Prairie Harvest Days 2014

With rain much of the day Friday, temperatures that dipped into the thirties overnight, and a brisk Saturday morning, it was no wonder turn-out was down for Prairie Harvest Days’ “Spooktacular” festival October 3rd and 4th.

Still, most of the town bundled up and came out for the Saturday morning parade, which featured an “Adam’s Family” float and another bearing a rock band featuring the Wolf Man, the Mummy, and the Phantom of the Opera.

Life-long resident and farmer Murray McKenna enjoyed the honor of riding as Grand Marshal this year, accompanied by his wife. This is the only reason we didn’t see Murray atop the antique tractor he routinely rides in the parade.

The festival Queen chosen this year was Brittany Olszewski. The little prince was Evan Lemme, and the little princess was Charlie Bagby.

The park filled with revelers as the sun came out Saturday afternoon. Area organizations and churches raising funds with various booths found customers. The food vendors saw long lines at lunchtime, and the kids had their carnival rides. Ryan Swaar, Prairie Harvest Days committee chair, notes that the carnival did bring several large inflatables that couldn’t be set up due to weather concerns.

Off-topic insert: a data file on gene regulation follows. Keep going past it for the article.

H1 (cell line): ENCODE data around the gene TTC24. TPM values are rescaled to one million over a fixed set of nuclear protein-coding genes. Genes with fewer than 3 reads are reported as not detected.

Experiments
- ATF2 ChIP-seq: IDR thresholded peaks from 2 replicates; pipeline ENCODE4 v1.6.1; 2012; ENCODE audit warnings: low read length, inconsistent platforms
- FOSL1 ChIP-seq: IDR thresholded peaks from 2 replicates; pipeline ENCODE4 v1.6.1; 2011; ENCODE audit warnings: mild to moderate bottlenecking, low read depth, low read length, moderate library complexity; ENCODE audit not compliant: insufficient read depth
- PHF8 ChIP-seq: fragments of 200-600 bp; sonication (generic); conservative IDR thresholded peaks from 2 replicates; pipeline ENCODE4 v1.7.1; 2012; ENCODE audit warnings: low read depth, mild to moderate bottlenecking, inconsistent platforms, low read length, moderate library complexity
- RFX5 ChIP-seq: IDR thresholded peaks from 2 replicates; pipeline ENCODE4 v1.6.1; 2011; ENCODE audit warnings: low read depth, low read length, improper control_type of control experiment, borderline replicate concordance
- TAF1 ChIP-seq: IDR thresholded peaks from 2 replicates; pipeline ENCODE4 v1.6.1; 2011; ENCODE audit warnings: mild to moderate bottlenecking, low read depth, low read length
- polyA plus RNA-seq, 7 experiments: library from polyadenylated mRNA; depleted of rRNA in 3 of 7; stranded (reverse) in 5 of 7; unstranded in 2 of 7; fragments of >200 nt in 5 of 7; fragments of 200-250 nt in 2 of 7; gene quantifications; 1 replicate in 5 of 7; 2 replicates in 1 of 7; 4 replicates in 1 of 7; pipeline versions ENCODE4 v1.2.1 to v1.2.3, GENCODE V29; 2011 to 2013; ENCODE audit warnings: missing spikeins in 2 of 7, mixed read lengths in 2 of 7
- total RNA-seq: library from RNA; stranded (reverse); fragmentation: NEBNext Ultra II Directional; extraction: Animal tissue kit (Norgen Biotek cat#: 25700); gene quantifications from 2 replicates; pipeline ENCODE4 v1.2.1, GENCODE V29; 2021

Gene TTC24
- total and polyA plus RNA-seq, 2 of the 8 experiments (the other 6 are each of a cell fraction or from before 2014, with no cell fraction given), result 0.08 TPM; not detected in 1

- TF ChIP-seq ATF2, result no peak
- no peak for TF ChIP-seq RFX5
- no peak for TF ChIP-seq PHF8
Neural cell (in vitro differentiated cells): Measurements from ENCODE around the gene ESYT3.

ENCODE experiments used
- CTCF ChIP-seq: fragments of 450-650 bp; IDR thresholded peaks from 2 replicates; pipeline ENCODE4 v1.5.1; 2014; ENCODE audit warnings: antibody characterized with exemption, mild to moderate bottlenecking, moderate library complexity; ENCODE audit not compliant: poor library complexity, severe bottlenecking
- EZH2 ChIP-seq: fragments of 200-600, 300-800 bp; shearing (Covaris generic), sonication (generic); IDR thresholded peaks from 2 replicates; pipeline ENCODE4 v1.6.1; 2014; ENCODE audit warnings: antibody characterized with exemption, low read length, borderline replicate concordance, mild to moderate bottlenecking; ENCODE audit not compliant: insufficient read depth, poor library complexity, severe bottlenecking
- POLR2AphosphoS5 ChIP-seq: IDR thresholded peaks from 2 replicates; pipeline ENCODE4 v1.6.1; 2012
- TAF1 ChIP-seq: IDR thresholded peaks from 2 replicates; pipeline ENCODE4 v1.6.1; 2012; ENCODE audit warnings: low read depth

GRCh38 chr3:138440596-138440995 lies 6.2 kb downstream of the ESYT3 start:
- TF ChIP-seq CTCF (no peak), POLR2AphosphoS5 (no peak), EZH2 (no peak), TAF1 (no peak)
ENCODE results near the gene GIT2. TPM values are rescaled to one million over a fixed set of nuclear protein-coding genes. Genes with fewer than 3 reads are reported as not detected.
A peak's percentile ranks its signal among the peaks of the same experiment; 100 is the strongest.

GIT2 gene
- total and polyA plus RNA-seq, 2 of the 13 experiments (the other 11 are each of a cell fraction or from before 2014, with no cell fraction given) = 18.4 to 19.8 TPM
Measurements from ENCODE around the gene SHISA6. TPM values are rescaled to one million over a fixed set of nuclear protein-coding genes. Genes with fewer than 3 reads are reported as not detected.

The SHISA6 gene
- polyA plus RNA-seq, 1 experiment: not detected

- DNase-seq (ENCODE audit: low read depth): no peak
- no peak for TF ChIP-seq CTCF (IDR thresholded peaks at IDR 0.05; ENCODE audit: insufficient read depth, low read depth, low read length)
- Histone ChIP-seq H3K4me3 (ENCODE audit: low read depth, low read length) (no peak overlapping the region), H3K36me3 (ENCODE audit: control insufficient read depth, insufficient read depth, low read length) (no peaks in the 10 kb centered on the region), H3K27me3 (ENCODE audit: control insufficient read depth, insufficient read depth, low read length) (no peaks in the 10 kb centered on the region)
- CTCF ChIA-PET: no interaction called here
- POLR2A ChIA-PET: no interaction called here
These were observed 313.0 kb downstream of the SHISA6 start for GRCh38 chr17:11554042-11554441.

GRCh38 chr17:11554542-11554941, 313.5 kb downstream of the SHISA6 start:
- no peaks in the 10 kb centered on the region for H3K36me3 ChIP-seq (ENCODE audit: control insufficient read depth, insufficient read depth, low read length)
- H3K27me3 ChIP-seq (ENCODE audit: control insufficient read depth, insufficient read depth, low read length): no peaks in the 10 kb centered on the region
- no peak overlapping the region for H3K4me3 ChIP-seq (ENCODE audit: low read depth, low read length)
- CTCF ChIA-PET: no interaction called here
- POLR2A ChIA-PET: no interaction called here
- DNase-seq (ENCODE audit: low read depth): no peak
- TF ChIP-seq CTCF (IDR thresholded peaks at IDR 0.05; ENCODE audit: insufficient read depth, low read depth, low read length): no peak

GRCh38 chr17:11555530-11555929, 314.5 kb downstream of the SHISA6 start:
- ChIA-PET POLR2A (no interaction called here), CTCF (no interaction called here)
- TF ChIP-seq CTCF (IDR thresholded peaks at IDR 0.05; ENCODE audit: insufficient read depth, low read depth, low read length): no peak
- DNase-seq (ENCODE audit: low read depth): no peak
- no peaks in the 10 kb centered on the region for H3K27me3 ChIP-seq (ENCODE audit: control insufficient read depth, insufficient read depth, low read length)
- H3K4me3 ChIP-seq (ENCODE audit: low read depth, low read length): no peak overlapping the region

Swaar regrets that the dip in temperatures kept some away from this year’s celebration, but noted that the crowd Saturday was still equal to what would have been a record turnout only six or seven years ago.

It was the hope of bringing visitors in from outside Mason City that led to this year’s date change. “There were six other festivals scheduled in the area on the third weekend in September,” Swaar says. “We won’t have a date for next year until after discussions with the school and others, so that’s open to discussion. There are other festivals most fall weekends, but we want to give Mason City a chance to showcase itself to outside communities.”

Drawing patrons from other communities is what Swaar believes will allow Prairie Harvest Days to grow, and area fundraising organizations to bring in more money.

Swaar stresses that cooperation and communication are important aspects of planning each year’s festival. “There are people with good ideas, and we need to be sure those ideas reach the committee members. In addition, if there are any problems, they need to be brought to the committee. The community needs this festival and the festival needs the community.”